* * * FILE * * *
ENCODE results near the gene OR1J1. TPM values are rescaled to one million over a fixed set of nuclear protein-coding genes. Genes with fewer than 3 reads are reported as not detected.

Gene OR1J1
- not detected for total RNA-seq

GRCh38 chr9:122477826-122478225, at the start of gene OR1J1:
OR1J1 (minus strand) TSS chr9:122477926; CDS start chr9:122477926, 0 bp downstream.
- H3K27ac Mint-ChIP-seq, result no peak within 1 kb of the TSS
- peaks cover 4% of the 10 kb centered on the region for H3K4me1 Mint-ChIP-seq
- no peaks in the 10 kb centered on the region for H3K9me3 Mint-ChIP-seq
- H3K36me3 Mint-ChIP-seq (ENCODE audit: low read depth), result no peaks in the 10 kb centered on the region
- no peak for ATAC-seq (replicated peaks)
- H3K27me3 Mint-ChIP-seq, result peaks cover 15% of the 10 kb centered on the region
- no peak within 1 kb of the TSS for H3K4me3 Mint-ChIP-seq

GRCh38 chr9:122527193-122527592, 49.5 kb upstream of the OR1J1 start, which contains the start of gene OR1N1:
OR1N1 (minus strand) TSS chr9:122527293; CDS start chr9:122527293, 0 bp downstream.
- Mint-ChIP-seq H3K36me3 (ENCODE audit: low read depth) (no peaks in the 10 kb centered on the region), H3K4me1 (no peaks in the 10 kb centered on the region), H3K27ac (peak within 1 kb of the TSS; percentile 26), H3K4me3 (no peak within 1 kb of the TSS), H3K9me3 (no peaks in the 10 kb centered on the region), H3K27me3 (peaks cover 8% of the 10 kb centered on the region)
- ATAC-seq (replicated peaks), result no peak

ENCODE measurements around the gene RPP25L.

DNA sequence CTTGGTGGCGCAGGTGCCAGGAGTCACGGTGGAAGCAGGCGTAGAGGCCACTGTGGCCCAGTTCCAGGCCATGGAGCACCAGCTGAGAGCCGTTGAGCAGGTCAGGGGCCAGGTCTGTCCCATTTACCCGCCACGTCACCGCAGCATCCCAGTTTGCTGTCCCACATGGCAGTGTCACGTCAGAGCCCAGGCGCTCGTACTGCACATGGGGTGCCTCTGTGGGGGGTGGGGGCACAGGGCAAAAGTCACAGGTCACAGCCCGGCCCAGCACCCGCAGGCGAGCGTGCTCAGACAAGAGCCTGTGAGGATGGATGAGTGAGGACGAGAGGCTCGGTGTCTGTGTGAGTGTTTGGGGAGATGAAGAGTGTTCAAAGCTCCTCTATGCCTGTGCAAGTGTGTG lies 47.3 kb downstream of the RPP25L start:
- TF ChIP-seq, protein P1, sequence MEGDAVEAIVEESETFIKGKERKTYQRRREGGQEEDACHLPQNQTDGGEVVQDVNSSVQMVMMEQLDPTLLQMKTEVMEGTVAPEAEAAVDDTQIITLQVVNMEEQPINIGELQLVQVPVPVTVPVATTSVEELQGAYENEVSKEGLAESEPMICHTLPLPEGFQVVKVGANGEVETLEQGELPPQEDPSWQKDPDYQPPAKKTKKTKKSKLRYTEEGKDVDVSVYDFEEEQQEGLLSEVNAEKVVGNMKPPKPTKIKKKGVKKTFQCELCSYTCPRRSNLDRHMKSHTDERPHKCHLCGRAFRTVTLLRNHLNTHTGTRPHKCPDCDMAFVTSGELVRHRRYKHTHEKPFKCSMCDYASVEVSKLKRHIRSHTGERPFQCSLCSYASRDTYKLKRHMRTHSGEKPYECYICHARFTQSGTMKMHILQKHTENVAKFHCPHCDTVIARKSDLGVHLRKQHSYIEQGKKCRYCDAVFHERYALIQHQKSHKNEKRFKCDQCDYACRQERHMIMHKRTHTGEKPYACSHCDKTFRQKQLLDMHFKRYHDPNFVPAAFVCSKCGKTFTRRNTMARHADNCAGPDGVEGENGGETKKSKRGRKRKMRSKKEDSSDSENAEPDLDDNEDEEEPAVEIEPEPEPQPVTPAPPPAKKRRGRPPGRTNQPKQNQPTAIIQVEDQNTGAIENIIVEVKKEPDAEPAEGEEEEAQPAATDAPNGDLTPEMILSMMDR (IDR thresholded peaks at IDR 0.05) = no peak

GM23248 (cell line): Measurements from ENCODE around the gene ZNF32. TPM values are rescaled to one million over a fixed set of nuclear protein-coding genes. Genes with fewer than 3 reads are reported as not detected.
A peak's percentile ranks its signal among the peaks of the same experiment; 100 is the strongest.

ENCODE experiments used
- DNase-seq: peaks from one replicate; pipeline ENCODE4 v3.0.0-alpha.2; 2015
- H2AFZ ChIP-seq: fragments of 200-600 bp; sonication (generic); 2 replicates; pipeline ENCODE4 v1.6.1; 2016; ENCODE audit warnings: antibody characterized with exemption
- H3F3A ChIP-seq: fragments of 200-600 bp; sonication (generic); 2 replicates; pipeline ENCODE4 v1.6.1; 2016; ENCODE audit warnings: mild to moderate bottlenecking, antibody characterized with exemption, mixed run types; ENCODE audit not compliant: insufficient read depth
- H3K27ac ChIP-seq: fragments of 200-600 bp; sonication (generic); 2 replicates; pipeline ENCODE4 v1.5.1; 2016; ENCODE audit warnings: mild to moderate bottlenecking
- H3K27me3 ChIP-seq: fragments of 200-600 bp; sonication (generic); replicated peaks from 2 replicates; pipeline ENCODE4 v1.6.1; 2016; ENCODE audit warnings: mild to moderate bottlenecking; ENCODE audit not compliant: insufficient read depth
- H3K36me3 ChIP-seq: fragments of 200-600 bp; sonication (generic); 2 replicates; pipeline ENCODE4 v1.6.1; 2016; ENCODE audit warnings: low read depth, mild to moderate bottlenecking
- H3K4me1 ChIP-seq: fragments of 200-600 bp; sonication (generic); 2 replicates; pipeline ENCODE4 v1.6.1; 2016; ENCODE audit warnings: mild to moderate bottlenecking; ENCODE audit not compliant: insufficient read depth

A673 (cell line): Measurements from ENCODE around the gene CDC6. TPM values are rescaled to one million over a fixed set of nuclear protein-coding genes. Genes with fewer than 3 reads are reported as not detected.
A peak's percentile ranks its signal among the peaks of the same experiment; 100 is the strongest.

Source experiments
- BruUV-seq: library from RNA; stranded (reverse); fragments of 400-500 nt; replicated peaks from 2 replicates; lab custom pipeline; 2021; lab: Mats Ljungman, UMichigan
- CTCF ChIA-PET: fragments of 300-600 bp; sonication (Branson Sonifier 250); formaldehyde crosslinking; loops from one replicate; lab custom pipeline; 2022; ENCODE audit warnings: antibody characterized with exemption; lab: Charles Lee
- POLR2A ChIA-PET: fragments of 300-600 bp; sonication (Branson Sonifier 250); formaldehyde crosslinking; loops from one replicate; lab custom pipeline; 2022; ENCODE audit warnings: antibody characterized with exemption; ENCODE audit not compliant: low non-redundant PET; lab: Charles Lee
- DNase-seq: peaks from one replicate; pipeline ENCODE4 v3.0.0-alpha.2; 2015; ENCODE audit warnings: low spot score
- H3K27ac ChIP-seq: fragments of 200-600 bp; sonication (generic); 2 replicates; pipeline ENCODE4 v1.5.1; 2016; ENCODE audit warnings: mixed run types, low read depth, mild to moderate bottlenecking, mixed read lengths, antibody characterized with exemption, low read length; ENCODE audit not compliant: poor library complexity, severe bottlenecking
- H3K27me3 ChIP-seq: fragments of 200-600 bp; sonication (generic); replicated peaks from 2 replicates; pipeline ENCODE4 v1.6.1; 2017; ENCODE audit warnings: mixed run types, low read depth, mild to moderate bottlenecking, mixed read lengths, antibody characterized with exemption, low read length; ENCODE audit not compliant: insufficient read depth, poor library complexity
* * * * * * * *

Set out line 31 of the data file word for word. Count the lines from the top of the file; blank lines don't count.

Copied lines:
A peak's percentile ranks its signal among the peaks of the same experiment; 100 is the strongest.